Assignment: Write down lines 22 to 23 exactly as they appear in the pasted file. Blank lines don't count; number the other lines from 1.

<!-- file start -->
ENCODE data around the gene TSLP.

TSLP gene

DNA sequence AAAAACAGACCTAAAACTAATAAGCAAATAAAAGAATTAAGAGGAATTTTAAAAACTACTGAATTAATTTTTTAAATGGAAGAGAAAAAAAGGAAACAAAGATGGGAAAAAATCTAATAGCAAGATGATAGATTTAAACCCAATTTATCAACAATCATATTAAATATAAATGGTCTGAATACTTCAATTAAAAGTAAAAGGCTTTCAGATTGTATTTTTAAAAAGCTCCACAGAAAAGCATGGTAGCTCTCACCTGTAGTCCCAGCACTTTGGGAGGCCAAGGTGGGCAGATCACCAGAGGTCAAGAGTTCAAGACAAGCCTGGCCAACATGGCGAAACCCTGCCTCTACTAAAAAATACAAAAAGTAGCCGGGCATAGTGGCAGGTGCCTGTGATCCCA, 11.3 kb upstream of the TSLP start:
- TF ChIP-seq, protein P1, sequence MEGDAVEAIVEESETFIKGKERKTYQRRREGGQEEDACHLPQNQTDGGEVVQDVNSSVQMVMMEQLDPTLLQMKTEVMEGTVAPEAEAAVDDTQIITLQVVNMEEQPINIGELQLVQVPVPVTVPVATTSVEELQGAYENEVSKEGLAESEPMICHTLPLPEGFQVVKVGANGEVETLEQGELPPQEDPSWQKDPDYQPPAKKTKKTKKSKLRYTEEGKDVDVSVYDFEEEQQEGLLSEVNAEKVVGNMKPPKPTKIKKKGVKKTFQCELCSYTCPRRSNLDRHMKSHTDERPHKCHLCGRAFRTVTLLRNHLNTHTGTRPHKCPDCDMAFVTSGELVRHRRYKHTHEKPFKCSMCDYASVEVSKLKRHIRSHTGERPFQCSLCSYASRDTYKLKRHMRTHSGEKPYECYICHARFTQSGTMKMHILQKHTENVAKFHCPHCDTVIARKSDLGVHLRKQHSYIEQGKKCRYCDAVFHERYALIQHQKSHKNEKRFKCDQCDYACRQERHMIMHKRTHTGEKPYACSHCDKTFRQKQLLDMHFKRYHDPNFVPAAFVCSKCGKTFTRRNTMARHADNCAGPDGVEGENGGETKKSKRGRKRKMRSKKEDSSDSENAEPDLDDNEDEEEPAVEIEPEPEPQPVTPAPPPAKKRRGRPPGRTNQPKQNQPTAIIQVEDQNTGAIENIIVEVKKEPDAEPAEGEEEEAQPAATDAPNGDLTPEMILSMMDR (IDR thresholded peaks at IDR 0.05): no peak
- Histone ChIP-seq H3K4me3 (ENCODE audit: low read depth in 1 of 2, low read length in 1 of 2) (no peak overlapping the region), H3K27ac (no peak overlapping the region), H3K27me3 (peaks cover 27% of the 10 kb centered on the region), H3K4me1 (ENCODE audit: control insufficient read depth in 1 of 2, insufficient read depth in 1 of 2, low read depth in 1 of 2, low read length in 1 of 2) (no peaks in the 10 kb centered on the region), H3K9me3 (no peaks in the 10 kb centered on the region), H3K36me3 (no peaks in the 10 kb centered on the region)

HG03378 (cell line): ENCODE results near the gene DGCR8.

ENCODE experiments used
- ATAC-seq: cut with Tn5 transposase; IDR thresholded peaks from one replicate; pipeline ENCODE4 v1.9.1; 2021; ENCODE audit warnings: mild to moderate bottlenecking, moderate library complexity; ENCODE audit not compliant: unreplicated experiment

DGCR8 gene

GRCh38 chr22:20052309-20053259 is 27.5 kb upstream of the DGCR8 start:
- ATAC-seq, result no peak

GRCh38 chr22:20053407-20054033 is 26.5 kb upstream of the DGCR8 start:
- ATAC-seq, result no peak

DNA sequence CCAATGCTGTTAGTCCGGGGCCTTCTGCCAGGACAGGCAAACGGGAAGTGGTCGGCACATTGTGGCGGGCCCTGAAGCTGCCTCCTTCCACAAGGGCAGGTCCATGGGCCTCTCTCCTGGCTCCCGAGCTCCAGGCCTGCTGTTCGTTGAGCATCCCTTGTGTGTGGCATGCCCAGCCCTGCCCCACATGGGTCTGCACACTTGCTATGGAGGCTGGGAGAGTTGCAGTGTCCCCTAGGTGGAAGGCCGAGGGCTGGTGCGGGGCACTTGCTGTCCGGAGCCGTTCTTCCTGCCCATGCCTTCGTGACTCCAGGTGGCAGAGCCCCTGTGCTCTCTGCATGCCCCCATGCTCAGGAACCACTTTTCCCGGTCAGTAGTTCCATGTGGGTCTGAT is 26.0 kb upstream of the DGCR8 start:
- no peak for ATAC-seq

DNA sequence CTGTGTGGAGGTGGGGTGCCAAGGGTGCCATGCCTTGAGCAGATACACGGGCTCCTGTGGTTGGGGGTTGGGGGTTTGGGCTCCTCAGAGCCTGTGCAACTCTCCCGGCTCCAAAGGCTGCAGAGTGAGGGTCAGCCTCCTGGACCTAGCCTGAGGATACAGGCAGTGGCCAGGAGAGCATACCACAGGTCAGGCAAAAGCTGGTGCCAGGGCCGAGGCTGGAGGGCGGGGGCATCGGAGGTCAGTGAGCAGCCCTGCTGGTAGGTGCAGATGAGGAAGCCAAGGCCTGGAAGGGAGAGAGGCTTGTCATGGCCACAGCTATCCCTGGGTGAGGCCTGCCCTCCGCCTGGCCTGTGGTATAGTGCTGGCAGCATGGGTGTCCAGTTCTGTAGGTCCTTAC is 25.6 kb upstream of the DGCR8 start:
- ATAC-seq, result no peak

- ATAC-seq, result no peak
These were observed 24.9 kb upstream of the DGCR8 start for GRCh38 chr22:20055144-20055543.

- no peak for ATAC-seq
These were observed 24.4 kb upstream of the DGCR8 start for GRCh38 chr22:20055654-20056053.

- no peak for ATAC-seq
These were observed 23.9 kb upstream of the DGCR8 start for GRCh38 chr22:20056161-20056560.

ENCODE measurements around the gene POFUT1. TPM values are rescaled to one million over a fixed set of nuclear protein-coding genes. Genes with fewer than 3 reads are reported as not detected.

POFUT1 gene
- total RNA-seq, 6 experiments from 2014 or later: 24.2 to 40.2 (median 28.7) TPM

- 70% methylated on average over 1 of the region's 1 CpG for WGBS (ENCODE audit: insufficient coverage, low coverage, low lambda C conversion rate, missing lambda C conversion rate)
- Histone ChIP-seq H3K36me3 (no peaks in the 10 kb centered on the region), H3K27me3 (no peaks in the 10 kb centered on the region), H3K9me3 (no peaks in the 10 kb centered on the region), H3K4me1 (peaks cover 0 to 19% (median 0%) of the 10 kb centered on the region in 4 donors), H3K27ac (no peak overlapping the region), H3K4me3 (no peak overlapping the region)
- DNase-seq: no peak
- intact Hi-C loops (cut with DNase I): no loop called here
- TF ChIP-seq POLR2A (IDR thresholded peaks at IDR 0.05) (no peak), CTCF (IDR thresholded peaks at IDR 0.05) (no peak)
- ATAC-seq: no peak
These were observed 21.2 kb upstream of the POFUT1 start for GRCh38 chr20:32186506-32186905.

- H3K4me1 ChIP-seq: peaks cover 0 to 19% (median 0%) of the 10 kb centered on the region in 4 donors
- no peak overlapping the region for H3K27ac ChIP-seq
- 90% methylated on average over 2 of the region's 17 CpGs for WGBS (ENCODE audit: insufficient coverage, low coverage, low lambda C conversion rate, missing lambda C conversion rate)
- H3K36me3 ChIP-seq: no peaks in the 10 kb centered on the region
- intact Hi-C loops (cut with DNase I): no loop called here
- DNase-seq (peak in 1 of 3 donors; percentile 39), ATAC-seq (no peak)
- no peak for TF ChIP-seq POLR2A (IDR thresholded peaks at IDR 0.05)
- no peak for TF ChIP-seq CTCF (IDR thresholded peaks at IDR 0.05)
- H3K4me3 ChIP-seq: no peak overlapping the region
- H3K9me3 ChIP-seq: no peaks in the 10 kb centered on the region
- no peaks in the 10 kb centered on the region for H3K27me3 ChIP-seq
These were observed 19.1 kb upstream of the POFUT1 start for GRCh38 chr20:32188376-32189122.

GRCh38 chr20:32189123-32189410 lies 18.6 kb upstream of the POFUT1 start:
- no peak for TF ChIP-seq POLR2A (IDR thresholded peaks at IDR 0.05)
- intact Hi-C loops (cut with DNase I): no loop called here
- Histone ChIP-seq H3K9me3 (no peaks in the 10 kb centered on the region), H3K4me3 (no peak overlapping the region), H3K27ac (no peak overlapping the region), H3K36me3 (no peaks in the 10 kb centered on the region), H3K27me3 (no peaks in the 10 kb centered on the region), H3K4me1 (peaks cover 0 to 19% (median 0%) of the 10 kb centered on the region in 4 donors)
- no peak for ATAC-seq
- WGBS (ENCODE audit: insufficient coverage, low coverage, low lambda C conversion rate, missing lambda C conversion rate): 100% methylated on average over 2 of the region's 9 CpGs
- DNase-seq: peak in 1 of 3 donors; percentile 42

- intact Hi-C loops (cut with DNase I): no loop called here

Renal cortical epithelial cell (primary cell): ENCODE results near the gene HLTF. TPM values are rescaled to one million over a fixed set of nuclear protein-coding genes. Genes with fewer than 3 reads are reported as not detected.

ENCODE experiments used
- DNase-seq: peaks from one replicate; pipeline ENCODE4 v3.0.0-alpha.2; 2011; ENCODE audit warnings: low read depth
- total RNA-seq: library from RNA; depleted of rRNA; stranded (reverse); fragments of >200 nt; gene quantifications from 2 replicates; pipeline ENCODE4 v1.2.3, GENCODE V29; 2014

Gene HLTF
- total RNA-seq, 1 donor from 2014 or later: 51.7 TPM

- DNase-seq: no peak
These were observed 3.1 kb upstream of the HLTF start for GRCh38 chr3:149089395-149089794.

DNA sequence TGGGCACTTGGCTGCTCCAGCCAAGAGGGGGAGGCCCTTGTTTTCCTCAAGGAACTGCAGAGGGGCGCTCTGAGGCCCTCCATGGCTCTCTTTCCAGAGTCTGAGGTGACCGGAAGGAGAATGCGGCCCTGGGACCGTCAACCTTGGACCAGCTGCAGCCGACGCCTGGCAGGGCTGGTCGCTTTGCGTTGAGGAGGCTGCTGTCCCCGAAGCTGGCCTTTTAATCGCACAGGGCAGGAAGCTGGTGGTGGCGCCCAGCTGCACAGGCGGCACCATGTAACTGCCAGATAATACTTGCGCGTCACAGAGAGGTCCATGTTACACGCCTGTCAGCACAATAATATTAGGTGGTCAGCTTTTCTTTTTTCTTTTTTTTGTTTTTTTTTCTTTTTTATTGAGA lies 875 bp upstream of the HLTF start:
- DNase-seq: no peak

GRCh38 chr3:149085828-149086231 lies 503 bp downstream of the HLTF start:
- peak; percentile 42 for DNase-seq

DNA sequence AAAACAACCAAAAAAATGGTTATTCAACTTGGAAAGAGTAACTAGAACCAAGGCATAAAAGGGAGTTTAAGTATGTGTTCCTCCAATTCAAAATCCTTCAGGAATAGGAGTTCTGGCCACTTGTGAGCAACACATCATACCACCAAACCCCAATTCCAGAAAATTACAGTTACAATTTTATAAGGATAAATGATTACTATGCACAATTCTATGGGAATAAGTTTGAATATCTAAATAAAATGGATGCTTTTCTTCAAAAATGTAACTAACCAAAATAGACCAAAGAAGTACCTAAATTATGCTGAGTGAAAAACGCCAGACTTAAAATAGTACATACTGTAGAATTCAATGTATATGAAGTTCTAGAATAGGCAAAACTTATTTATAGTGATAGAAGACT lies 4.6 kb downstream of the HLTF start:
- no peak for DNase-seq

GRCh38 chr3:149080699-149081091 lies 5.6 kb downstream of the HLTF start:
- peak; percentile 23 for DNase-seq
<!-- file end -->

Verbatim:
- no peak for ATAC-seq
These were observed 23.9 kb upstream of the DGCR8 start for GRCh38 chr22:20056161-20056560.